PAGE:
After being out of the industry boiler room for a while I have had the luxury to re-think some of my positions. I would venture to say that to the discerning reader there *is* great value in what is being written in blogs and in the comments in the blogosphere. Often big trends and glaring problems usually surface on blogs months before the MMO company is even aware of what is going on. Bloggers have a unique perspective in contrast to the typical over-worked MMO dev in that they are a fresh pair of eyes unsullied from the rigors and demands of working in the industry.
While the average employee slaving away at a video company can’t be expected to spend 4 hours a day reading and discussing issues on forums or blogs at the very least MMO companies should be hiring people who’s sole job it is to be taking the temperature of the community, the commentators and the pundits. These employees should be giving feedback directly to the people in power so that issues can be addressed before they spiral out of control. How often have we seen companies ignore the warnings of beta testers on their forums and ship an MMO that is doomed to fail? Too damned often.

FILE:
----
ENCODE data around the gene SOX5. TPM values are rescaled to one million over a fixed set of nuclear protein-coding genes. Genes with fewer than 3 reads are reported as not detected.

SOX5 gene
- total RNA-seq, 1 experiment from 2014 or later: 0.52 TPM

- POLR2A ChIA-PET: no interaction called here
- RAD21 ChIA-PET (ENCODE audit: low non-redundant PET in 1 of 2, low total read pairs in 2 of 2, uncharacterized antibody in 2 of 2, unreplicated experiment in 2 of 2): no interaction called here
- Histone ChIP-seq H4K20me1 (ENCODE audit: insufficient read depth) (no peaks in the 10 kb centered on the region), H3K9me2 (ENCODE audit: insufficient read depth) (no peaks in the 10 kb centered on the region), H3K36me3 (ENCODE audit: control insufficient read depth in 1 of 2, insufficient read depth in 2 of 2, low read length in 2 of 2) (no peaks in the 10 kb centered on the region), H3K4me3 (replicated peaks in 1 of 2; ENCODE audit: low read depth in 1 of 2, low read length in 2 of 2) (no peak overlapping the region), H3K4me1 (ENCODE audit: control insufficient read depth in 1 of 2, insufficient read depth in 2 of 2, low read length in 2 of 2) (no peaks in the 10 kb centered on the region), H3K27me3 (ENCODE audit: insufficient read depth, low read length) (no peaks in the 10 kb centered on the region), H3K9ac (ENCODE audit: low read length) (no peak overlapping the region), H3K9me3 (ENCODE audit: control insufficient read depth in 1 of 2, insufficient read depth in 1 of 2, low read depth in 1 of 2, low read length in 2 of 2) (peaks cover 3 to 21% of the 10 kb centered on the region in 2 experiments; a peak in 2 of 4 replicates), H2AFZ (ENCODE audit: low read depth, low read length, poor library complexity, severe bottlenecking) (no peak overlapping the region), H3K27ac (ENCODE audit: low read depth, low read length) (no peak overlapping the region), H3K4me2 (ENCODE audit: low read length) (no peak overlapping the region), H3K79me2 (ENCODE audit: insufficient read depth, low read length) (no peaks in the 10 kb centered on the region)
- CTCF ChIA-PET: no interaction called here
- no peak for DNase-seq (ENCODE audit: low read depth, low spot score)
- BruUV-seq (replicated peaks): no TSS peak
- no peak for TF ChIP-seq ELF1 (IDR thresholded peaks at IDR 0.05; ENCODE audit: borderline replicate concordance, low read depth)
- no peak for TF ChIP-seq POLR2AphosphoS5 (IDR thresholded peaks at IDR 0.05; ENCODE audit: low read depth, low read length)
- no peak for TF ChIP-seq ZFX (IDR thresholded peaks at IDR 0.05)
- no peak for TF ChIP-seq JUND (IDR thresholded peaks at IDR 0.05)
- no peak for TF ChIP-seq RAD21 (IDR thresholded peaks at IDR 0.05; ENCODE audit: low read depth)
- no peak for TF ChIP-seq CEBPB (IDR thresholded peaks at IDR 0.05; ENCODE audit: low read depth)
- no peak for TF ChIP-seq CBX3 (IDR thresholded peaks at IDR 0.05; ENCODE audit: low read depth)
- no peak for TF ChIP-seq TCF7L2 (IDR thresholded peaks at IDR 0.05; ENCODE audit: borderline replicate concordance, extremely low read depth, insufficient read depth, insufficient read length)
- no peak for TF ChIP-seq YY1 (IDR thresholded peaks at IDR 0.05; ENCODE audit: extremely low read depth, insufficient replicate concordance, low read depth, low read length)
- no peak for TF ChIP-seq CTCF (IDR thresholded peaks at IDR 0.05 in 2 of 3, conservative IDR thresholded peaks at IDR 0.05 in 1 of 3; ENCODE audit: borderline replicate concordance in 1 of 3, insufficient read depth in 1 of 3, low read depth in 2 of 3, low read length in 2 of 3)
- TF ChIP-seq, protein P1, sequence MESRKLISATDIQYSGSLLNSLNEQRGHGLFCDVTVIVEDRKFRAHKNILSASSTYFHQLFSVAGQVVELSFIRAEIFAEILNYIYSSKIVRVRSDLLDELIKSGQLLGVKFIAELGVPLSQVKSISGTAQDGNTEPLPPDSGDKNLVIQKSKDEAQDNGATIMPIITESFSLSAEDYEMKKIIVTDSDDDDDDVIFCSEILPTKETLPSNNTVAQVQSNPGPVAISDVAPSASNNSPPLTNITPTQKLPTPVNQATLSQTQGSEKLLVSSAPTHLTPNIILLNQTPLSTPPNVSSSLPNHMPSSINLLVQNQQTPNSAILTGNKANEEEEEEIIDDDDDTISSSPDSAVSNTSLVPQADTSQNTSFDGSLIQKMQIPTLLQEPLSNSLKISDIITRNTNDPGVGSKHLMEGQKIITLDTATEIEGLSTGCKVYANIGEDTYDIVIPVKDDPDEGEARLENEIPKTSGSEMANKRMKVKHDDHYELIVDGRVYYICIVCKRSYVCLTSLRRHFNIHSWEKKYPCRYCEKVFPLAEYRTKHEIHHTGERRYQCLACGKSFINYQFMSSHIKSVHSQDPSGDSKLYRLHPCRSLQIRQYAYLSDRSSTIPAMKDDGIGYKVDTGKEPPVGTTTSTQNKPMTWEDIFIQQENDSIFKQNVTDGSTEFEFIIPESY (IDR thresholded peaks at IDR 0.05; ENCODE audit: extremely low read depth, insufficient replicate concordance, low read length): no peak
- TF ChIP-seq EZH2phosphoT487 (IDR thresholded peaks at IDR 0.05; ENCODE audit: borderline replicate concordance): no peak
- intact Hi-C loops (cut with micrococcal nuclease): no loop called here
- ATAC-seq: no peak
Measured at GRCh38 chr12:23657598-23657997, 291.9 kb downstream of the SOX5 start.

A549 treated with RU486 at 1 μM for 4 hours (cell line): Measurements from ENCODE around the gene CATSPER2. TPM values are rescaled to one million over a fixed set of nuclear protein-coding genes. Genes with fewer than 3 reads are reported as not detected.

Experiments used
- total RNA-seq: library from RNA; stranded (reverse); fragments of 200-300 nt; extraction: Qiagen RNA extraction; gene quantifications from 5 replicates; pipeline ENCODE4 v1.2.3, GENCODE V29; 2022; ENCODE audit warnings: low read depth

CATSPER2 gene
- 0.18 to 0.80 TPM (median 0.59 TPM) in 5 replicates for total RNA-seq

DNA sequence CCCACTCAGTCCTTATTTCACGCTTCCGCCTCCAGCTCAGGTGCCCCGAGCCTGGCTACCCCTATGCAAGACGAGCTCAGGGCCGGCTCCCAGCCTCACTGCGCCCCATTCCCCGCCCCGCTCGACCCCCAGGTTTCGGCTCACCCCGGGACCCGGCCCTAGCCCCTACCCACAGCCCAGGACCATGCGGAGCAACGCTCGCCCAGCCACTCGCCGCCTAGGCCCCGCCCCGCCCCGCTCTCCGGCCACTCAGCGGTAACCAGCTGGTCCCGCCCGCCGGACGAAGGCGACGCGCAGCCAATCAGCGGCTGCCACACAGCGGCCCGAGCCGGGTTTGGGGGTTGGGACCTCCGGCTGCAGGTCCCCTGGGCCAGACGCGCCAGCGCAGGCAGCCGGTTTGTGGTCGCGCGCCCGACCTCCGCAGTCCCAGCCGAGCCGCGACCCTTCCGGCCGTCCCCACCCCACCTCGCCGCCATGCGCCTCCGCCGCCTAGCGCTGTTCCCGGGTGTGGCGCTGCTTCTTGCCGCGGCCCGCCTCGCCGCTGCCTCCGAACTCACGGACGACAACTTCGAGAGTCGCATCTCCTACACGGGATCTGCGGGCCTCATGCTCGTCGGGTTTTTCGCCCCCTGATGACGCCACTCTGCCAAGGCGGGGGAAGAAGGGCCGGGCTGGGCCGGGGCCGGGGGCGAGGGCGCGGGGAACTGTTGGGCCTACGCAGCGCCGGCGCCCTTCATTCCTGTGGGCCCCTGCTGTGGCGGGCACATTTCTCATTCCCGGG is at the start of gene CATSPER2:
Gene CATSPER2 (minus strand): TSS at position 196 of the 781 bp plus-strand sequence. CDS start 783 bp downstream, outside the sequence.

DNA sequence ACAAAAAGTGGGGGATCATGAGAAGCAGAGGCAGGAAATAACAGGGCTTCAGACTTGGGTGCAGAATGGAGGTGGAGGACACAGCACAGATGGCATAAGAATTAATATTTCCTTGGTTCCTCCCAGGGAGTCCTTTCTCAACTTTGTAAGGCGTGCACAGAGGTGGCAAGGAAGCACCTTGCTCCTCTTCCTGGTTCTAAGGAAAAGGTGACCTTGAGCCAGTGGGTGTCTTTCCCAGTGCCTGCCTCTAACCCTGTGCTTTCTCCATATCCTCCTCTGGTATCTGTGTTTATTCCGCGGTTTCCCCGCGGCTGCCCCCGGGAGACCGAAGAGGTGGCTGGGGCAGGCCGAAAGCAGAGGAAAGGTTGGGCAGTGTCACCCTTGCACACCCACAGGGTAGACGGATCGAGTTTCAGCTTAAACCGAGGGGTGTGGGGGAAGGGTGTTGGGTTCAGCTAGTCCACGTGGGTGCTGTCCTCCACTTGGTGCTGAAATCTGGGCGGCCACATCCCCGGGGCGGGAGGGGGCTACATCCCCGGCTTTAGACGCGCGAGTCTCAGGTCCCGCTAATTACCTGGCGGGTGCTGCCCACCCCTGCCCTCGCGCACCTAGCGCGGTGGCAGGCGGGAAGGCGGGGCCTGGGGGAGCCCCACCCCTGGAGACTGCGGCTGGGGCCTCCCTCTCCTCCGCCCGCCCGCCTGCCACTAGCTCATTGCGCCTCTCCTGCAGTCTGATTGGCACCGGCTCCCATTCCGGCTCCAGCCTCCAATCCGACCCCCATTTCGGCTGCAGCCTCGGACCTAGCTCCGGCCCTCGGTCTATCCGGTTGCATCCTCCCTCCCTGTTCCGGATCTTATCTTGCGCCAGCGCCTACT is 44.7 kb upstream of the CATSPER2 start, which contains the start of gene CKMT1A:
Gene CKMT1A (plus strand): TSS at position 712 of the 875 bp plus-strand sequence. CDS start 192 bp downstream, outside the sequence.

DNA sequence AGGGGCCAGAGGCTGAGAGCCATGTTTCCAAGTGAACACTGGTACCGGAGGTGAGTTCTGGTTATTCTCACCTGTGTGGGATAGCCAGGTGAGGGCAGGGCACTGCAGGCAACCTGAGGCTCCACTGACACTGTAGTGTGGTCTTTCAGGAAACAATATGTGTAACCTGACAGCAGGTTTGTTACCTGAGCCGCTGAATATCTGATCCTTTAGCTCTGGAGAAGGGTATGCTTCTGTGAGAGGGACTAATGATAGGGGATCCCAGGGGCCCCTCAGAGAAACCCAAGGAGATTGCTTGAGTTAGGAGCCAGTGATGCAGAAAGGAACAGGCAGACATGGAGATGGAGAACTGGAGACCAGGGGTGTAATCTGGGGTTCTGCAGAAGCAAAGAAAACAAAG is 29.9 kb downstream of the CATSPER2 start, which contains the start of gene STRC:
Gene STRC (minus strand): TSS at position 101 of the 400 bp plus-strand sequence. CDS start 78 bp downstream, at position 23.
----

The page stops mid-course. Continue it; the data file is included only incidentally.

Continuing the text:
Don’t Ignore Your Community
Video game companies need to understand that MMOs are an entirely different creature then a single-player video game that you sell once. Never before has an industry ever had such vocal customers who are so passionate about the products and services that they consume. As customers, we should be heard instead of “managed”. Woe to the MMO company that fails to listen, consider and acknowledge all of the voices in the community. Case in point: the official Blizzard Wrath of the Lich King Profession forums. Months went by before a Blizzard rep even bothered to post on those forums. The forums themselves were a terrific repository of expert players offering sage advice to Blizzard. As for the Blizzard lead dev responsible for professions Jon “Where’s Waldo” Lecraft he’s been conspicuously absent. The last anyone has heard from him was a Blizzcast earlier this year. Who knows, maybe his face will soon be making an appearance on California milk cartons?